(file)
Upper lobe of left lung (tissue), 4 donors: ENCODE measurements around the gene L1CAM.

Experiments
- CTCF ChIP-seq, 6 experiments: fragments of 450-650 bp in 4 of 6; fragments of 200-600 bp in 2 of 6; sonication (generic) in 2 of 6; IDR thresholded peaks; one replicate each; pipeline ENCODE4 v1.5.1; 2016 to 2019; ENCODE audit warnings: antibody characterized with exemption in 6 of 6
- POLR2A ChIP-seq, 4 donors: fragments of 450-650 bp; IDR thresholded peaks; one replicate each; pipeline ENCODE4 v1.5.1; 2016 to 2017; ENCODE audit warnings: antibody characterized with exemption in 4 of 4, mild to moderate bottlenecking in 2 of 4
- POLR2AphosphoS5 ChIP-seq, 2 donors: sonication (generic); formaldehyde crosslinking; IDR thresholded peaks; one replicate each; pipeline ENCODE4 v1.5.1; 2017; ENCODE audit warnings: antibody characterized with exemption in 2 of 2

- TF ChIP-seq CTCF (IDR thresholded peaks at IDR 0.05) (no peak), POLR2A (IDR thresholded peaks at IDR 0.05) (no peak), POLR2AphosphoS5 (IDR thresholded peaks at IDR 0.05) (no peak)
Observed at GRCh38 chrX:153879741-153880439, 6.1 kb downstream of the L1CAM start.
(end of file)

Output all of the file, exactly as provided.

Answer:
Upper lobe of left lung (tissue), 4 donors: ENCODE measurements around the gene L1CAM.

Experiments
- CTCF ChIP-seq, 6 experiments: fragments of 450-650 bp in 4 of 6; fragments of 200-600 bp in 2 of 6; sonication (generic) in 2 of 6; IDR thresholded peaks; one replicate each; pipeline ENCODE4 v1.5.1; 2016 to 2019; ENCODE audit warnings: antibody characterized with exemption in 6 of 6
- POLR2A ChIP-seq, 4 donors: fragments of 450-650 bp; IDR thresholded peaks; one replicate each; pipeline ENCODE4 v1.5.1; 2016 to 2017; ENCODE audit warnings: antibody characterized with exemption in 4 of 4, mild to moderate bottlenecking in 2 of 4
- POLR2AphosphoS5 ChIP-seq, 2 donors: sonication (generic); formaldehyde crosslinking; IDR thresholded peaks; one replicate each; pipeline ENCODE4 v1.5.1; 2017; ENCODE audit warnings: antibody characterized with exemption in 2 of 2

- TF ChIP-seq CTCF (IDR thresholded peaks at IDR 0.05) (no peak), POLR2A (IDR thresholded peaks at IDR 0.05) (no peak), POLR2AphosphoS5 (IDR thresholded peaks at IDR 0.05) (no peak)
Observed at GRCh38 chrX:153879741-153880439, 6.1 kb downstream of the L1CAM start.